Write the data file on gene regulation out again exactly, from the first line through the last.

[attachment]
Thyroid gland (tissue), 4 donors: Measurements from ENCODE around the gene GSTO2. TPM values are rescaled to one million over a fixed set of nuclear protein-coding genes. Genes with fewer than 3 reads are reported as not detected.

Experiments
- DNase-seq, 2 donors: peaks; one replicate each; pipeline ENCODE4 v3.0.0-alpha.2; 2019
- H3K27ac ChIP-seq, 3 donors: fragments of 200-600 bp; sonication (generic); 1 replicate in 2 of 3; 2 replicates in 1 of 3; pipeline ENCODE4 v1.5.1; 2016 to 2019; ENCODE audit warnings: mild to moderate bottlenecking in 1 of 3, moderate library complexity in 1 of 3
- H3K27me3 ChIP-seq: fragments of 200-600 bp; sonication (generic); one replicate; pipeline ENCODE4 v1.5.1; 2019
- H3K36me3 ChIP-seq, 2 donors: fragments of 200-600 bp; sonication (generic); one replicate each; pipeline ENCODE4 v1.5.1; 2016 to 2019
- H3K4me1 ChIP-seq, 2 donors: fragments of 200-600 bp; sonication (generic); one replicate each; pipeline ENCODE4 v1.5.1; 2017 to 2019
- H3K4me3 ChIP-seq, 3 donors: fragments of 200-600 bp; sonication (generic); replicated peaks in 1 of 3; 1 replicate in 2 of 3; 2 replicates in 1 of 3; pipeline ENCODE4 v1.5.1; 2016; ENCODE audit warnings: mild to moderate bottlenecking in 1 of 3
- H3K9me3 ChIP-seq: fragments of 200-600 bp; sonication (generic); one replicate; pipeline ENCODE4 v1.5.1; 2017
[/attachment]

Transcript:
Thyroid gland (tissue), 4 donors: Measurements from ENCODE around the gene GSTO2. TPM values are rescaled to one million over a fixed set of nuclear protein-coding genes. Genes with fewer than 3 reads are reported as not detected.

Experiments
- DNase-seq, 2 donors: peaks; one replicate each; pipeline ENCODE4 v3.0.0-alpha.2; 2019
- H3K27ac ChIP-seq, 3 donors: fragments of 200-600 bp; sonication (generic); 1 replicate in 2 of 3; 2 replicates in 1 of 3; pipeline ENCODE4 v1.5.1; 2016 to 2019; ENCODE audit warnings: mild to moderate bottlenecking in 1 of 3, moderate library complexity in 1 of 3
- H3K27me3 ChIP-seq: fragments of 200-600 bp; sonication (generic); one replicate; pipeline ENCODE4 v1.5.1; 2019
- H3K36me3 ChIP-seq, 2 donors: fragments of 200-600 bp; sonication (generic); one replicate each; pipeline ENCODE4 v1.5.1; 2016 to 2019
- H3K4me1 ChIP-seq, 2 donors: fragments of 200-600 bp; sonication (generic); one replicate each; pipeline ENCODE4 v1.5.1; 2017 to 2019
- H3K4me3 ChIP-seq, 3 donors: fragments of 200-600 bp; sonication (generic); replicated peaks in 1 of 3; 1 replicate in 2 of 3; 2 replicates in 1 of 3; pipeline ENCODE4 v1.5.1; 2016; ENCODE audit warnings: mild to moderate bottlenecking in 1 of 3
- H3K9me3 ChIP-seq: fragments of 200-600 bp; sonication (generic); one replicate; pipeline ENCODE4 v1.5.1; 2017